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No, your cell phone is not the cause of you growing 'horns' in the skull


The posture we acquire to look at the phone could cause changes in our physiognomy.

Ed Jones / AFP / Getty Images

The use of the mobile phone has changed many things in the life of the human being and, according to a recent study, it seems that it can also change your physiognomy.

According to a study by researchers David Shahar and Mark Sayers of the University of the Sunshine Coast and published in 2018 in the scientific journal Nature, the position that is acquired to look at the cell phone screen may be favoring the development of some bumps. about 10 millimeters at the bottom of the scan of some young people. Yes, the study is from 2018, but it recently had an impact because it was mentioned in a report by the BCB.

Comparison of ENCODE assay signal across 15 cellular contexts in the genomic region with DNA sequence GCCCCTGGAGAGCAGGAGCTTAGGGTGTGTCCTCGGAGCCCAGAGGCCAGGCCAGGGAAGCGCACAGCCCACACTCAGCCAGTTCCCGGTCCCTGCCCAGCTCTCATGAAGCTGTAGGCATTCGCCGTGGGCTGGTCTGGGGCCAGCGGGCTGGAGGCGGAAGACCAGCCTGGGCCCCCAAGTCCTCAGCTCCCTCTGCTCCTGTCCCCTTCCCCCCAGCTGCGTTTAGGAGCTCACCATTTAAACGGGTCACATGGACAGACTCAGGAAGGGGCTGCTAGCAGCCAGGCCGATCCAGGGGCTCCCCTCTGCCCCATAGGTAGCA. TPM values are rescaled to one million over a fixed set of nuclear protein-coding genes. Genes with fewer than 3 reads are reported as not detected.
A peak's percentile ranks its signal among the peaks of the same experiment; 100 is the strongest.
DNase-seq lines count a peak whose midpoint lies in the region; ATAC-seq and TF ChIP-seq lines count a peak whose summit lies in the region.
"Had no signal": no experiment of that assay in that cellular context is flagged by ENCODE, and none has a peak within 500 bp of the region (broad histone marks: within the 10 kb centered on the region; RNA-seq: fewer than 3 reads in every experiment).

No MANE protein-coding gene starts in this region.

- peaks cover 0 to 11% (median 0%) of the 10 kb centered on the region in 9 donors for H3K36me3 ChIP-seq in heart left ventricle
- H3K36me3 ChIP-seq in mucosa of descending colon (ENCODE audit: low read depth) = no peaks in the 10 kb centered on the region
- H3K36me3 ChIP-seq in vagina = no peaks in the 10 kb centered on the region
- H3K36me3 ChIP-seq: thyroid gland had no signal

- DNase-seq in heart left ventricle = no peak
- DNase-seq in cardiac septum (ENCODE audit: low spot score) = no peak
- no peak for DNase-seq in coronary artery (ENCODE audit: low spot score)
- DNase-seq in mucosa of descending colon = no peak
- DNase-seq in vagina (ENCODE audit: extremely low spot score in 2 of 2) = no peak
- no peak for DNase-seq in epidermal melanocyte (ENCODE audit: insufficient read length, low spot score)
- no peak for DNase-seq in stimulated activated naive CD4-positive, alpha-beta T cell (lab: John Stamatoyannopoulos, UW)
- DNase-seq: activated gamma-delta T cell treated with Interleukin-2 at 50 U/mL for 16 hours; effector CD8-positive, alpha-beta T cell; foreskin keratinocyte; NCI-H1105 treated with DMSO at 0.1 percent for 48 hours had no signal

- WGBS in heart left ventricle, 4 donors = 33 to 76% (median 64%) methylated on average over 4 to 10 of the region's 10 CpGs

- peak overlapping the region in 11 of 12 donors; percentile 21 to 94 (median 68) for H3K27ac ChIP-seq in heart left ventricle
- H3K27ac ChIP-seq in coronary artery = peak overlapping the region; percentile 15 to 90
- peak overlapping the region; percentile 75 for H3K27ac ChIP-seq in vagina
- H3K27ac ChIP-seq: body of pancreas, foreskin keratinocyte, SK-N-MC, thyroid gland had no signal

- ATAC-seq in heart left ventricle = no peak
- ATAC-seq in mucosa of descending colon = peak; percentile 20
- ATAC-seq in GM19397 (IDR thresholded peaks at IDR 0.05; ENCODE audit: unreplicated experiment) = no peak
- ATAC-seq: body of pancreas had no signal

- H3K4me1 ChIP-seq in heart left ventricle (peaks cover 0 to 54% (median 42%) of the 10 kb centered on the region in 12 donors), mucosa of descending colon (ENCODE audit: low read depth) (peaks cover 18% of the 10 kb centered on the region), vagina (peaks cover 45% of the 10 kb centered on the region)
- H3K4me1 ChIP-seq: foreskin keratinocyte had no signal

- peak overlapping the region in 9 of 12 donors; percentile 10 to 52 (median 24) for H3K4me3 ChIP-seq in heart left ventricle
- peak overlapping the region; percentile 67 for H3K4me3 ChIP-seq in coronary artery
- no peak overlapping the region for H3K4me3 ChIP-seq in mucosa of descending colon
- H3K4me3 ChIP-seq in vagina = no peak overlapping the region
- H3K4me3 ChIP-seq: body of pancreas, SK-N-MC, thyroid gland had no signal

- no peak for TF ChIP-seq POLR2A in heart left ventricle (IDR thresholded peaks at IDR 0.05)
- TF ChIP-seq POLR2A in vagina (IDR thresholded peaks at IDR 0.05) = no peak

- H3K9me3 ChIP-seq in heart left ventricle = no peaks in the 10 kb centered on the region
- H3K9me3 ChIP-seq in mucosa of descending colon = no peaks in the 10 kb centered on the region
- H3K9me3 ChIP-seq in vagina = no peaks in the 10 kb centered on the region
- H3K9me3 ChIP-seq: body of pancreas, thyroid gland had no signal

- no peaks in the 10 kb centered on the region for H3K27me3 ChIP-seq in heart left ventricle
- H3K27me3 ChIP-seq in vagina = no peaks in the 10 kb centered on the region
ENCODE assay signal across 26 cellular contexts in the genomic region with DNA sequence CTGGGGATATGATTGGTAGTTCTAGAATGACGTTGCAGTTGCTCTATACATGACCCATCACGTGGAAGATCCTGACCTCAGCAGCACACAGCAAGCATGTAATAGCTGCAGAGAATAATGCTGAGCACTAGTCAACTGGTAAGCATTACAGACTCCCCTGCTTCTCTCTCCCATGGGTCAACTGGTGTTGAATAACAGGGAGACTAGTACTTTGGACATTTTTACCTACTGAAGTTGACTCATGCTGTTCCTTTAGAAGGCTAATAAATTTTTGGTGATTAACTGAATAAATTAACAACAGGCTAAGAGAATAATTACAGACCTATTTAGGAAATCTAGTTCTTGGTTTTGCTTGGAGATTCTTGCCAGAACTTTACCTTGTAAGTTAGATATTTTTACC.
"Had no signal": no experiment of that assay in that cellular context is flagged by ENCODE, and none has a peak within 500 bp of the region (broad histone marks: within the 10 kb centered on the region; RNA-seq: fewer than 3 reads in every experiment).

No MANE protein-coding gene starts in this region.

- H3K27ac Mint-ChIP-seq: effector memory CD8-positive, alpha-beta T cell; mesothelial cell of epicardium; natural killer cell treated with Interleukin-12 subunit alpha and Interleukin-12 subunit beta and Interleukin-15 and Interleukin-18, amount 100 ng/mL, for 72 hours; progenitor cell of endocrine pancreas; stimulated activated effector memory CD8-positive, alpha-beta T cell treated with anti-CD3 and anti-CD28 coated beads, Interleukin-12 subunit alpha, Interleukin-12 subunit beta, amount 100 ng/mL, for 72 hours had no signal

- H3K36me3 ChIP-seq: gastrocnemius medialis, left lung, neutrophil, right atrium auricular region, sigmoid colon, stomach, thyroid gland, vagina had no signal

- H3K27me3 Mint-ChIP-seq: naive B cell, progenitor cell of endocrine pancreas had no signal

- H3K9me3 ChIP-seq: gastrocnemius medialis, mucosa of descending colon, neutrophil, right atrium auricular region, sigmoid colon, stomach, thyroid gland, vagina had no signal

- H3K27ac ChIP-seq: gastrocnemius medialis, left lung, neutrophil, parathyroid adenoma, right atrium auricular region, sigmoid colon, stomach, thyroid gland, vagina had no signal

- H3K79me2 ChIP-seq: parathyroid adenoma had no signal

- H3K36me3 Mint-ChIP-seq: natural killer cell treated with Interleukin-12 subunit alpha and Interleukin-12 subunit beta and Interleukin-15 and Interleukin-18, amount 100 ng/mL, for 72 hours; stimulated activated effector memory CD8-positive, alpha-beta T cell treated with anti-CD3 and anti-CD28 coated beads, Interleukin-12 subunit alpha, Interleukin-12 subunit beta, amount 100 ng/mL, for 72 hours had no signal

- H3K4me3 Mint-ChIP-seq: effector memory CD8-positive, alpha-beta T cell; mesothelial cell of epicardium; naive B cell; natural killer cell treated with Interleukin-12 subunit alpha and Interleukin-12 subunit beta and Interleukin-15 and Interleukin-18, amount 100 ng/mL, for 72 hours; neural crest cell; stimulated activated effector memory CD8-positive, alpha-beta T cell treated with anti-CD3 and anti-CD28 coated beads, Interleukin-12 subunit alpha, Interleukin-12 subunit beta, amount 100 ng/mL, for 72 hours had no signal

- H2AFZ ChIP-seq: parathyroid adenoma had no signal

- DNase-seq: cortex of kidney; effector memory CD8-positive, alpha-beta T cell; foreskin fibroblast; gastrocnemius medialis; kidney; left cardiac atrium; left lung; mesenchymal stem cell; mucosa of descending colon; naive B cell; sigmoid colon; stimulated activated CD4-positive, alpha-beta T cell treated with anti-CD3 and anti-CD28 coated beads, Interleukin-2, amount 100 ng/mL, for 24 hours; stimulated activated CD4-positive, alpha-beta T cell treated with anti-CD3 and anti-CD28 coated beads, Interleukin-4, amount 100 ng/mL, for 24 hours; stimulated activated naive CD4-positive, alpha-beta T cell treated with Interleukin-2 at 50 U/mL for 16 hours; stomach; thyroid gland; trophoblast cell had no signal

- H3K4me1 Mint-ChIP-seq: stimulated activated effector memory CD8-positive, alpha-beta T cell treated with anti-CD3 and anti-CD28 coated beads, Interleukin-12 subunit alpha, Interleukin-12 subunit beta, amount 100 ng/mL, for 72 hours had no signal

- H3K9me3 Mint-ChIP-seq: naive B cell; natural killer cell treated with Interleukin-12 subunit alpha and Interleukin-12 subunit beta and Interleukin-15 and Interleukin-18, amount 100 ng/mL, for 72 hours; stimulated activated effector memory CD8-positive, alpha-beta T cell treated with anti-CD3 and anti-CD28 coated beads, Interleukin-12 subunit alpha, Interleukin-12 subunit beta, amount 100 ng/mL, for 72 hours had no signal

Contrary to what many have published, the study does not confirm that the appearance of these protuberances in the form of a beak or horn is due solely to the use of mobile phones. The researchers assume that this elongated external occipital protuberance may be related to forced and unnatural continuous postures. These positions are associated today with the use of technologies that are handled by hand, as is the case with cell phones or tablets.

In 2016, Shahar published another similar study in the journal Journal of Anatomyen which analyzed radiographs of a total of 218 patients between 18 and 30 years old. According to that study, 41 percent of users had that peak with a size of at least 10 millimeters and 10 percent had it at 20 millimeters. The research also pointed out that this bulge appeared more frequently in men than in women.

Both studies indicate that there is a relationship between the posture acquired to look at the phone and the appearance of this bulge, but it is not confirmed that it is the only possible cause.

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